Well, I’ve reached the halfway point of my two weeks of midterms and finals, and I am happy to say that I still have my sanity, though I am a bit mentally exhausted. As I said in my last post, this week’s schedule was literally composed of eating, sleeping, and studying (with studying being the priority of the three). I haven’t received any results on the exams I took this week, but I have a general idea of how I did on each exam. My Behavioral Medicine midterm, Anatomy lecture midterm, and Dermatology final all went pretty smoothly. Of course all of the exams had some tricky questions that took a lot of thought, but that is to be expected at this level. Going into this week, I predicted that the Anatomy lab (cadaver) midterm would be one of the more straight-forward exams, but it actually turned out to be the most difficult, by far. I think I did okay on it, but I was surprised with some of the specific structures we were tested on. Some structures that we didn’t find in our cadavers were literally hand-made by the professors. For example, if the cadavers were missing a specific artery or vein, the professors used pipe cleaners (red for arteries, blue for veins) to fashion these missing structures. It’s such a clever idea, but not one that I was expecting! At least I now know what to expect for the final…
Next week I have one last midterm (Physiology) and final (HEENT), and then I am free (not really, but the stress level should decrease a bit). Two new courses begin next week, since I have completed Dermatology and will complete HEENT next Wednesday. In place of HEENT, we begin Gastroenterology (specialty of medicine focused on disorders of the digestive system), and in place of Dermatology, we begin Infectious Disease (specialty of medicine focused on diseases caused by bacteria, viruses, fungi, parasites…etc). I did enjoy studying both of the original specialties, but I am still excited for the change. The other classes will all resume next week, and continue for the remainder of the semester. In Anatomy lab, we still have much of Summer left to dissect (arm and leg muscles, urinary and reproductive systems, facial muscles, eyes, and brain, which I am most excited for). I also have another standardized patient lab for my Behavioral Medicine course. The news I must break this time around, in my opinion, is much worse than the news I delivered earlier this month, so the story I have to tell should be interesting. The next break I get is Thanksgiving weekend, so (as always) I expect to have a busy month leading up to that.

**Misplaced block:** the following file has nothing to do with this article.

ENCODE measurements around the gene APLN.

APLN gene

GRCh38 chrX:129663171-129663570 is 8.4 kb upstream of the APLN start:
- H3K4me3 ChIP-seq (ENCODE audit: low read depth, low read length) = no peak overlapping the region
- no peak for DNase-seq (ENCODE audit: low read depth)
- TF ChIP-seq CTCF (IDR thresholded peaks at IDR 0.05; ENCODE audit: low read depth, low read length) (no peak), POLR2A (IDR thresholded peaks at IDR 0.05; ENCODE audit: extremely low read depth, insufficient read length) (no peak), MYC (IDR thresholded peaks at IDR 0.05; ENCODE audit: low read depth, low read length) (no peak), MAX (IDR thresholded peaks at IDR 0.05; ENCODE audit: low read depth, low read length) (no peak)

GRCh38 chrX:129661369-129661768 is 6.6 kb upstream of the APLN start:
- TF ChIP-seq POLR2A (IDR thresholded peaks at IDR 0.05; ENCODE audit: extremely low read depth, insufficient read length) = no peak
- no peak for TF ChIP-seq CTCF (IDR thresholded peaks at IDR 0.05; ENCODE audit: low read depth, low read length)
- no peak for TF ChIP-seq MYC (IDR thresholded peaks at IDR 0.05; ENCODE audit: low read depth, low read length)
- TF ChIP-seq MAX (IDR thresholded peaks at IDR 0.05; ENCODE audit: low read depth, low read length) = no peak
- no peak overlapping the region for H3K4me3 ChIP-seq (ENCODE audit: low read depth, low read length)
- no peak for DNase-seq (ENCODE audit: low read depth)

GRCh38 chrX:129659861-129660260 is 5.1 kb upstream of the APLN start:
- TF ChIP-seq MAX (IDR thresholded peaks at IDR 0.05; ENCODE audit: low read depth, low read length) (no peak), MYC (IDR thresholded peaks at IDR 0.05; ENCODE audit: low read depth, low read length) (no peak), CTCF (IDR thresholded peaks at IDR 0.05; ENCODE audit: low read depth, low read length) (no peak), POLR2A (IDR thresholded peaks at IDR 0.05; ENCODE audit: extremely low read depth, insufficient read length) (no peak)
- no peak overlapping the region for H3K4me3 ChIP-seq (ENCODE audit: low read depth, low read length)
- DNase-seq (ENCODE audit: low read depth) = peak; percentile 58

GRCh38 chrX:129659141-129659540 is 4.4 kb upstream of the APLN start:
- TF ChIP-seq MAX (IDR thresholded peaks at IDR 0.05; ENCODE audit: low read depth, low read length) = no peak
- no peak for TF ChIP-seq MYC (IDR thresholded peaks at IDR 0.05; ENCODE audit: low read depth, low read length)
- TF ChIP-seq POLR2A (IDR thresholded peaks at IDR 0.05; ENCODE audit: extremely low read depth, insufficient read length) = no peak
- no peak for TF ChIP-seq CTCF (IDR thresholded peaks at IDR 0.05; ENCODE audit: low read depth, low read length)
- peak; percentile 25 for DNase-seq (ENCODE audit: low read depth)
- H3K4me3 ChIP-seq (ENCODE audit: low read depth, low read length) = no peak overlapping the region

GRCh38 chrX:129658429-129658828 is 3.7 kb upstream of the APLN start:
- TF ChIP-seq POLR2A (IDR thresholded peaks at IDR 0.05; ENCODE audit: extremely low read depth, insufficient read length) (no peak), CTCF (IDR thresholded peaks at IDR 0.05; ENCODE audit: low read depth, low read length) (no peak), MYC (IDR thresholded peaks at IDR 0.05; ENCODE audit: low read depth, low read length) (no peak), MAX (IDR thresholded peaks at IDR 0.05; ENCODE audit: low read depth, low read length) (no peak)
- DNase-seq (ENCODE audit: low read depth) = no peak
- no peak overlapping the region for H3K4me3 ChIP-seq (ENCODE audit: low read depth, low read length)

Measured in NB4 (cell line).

It’s midterm week, so why not join in on all of the fun! Let’s see how much you have learned from my blogs thus far:
- What does the following acronym stand for? P-R-I-C-E
- What does the following acronym stand for? H-E-E-N-T
- What is the heaviest organ of the human body, by weight?
- In the second week of PA school I introduced you to my first ‘patient.’ What is her name?
- The smallest bones of the human body are located in the ears. How many of these bones are in each ear?
- There are eleven recognized organ systems of the human body. Can you name at least six of them?
- A cholecystectomy is the surgical removal of which body organ?
- True or False? The mitral valve, also called the bicuspid valve, is the right valve of the heart.
- What is the worm-like structure that hangs from the first portion of our large intestine called?
- Gastroenterology is the study of which organ system of the human body?
Last week’s answer: A clinician may find a cerumen impaction in an ear of his or her patient. Cerumen is just a fancy term for earwax.